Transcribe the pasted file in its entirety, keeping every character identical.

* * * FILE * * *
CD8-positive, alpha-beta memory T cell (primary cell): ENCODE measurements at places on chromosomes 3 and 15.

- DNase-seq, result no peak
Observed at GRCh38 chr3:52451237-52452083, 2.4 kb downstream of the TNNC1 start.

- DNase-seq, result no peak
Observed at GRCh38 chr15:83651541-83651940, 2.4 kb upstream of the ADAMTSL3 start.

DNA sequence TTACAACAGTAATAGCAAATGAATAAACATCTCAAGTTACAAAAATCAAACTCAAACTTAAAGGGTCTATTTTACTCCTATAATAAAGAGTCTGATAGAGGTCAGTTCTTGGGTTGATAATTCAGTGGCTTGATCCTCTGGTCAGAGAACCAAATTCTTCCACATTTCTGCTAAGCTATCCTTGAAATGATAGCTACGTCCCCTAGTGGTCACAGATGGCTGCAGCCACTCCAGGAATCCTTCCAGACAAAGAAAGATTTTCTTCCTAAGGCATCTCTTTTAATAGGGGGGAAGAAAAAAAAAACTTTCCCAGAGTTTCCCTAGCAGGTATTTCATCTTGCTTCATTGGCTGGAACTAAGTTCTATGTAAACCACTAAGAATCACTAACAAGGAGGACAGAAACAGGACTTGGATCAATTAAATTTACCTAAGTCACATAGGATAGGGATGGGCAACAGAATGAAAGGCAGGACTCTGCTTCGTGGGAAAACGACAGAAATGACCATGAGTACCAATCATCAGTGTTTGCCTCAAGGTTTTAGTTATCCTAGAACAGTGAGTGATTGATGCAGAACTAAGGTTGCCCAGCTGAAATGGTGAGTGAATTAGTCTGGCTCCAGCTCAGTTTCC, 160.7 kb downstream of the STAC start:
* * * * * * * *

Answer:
CD8-positive, alpha-beta memory T cell (primary cell): ENCODE measurements at places on chromosomes 3 and 15.

- DNase-seq, result no peak
Observed at GRCh38 chr3:52451237-52452083, 2.4 kb downstream of the TNNC1 start.

- DNase-seq, result no peak
Observed at GRCh38 chr15:83651541-83651940, 2.4 kb upstream of the ADAMTSL3 start.

DNA sequence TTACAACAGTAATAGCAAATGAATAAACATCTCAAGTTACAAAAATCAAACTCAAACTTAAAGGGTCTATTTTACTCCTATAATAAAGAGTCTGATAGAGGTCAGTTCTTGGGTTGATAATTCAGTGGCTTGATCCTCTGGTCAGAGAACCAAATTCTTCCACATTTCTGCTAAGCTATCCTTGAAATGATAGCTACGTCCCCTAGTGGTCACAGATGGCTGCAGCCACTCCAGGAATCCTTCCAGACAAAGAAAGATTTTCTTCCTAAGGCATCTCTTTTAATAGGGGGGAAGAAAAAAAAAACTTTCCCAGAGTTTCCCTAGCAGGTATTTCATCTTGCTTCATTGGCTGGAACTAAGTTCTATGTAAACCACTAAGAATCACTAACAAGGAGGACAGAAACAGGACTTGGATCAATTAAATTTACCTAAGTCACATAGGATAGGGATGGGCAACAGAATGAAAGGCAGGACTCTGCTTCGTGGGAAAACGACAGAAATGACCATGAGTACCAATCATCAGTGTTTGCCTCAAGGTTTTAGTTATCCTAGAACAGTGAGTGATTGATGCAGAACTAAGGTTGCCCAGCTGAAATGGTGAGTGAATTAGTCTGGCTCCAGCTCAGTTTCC, 160.7 kb downstream of the STAC start: